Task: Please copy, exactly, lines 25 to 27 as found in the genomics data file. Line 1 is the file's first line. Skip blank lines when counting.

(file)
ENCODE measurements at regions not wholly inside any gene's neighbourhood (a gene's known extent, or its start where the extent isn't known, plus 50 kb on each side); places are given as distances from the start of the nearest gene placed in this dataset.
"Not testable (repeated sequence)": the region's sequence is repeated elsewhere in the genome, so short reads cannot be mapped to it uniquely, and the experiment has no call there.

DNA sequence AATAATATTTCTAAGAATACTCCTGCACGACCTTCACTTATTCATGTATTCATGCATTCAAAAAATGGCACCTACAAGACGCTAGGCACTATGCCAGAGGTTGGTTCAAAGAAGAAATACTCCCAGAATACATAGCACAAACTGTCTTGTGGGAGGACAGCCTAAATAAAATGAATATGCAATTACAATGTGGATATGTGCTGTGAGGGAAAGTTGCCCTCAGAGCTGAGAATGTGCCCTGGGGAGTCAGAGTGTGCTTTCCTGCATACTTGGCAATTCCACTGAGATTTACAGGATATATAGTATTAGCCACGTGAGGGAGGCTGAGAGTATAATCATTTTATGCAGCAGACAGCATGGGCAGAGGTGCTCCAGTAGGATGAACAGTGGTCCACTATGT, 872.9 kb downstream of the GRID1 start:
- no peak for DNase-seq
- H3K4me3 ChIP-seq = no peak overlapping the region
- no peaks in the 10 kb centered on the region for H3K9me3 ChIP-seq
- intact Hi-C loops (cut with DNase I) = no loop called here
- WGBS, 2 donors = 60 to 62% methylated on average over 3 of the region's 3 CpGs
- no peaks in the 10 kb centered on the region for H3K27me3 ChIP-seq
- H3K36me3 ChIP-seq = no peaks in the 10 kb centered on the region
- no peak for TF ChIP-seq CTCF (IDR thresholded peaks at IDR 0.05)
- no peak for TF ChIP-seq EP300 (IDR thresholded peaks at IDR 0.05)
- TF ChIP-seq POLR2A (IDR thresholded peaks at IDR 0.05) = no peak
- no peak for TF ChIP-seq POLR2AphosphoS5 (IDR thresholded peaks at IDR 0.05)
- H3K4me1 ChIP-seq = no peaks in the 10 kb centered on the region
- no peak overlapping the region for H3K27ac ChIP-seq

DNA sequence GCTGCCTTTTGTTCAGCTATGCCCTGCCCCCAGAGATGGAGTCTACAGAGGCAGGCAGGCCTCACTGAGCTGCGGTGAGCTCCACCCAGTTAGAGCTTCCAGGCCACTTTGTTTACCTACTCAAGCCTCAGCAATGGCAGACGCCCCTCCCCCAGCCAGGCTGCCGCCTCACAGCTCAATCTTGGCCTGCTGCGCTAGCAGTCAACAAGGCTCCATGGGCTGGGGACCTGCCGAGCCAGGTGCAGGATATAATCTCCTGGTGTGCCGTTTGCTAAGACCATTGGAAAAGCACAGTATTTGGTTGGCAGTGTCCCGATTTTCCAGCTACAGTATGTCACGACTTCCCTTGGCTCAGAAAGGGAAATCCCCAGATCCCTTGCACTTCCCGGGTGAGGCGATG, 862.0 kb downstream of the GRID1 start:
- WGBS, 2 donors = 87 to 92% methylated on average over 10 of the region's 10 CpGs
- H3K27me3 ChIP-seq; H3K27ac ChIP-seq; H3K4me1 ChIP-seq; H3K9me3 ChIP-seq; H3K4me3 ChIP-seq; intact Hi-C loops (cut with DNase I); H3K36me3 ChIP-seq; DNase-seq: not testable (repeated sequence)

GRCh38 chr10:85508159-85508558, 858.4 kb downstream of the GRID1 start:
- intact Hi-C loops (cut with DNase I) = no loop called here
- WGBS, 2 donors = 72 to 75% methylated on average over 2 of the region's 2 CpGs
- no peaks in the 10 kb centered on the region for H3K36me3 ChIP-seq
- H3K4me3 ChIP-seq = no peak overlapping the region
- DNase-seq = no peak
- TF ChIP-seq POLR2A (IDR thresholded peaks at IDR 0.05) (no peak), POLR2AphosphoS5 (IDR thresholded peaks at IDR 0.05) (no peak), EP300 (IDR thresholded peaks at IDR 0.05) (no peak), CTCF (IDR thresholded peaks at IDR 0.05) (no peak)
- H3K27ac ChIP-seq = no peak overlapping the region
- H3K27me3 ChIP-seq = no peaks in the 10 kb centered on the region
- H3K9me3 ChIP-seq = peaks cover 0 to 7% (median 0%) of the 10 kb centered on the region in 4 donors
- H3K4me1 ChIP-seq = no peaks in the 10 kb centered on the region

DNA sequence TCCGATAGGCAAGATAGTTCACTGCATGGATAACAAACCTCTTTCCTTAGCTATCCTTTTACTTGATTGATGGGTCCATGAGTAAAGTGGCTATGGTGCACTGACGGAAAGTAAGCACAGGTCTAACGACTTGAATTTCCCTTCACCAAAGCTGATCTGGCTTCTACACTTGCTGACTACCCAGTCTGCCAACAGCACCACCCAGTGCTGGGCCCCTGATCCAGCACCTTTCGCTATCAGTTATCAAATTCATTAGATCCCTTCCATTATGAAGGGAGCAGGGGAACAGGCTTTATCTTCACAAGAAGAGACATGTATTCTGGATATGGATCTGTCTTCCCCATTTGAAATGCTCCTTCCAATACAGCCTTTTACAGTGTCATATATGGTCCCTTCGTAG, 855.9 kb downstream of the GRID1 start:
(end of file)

- DNase-seq = no peak
- TF ChIP-seq POLR2A (IDR thresholded peaks at IDR 0.05) (no peak), POLR2AphosphoS5 (IDR thresholded peaks at IDR 0.05) (no peak), EP300 (IDR thresholded peaks at IDR 0.05) (no peak), CTCF (IDR thresholded peaks at IDR 0.05) (no peak)
- H3K27ac ChIP-seq = no peak overlapping the region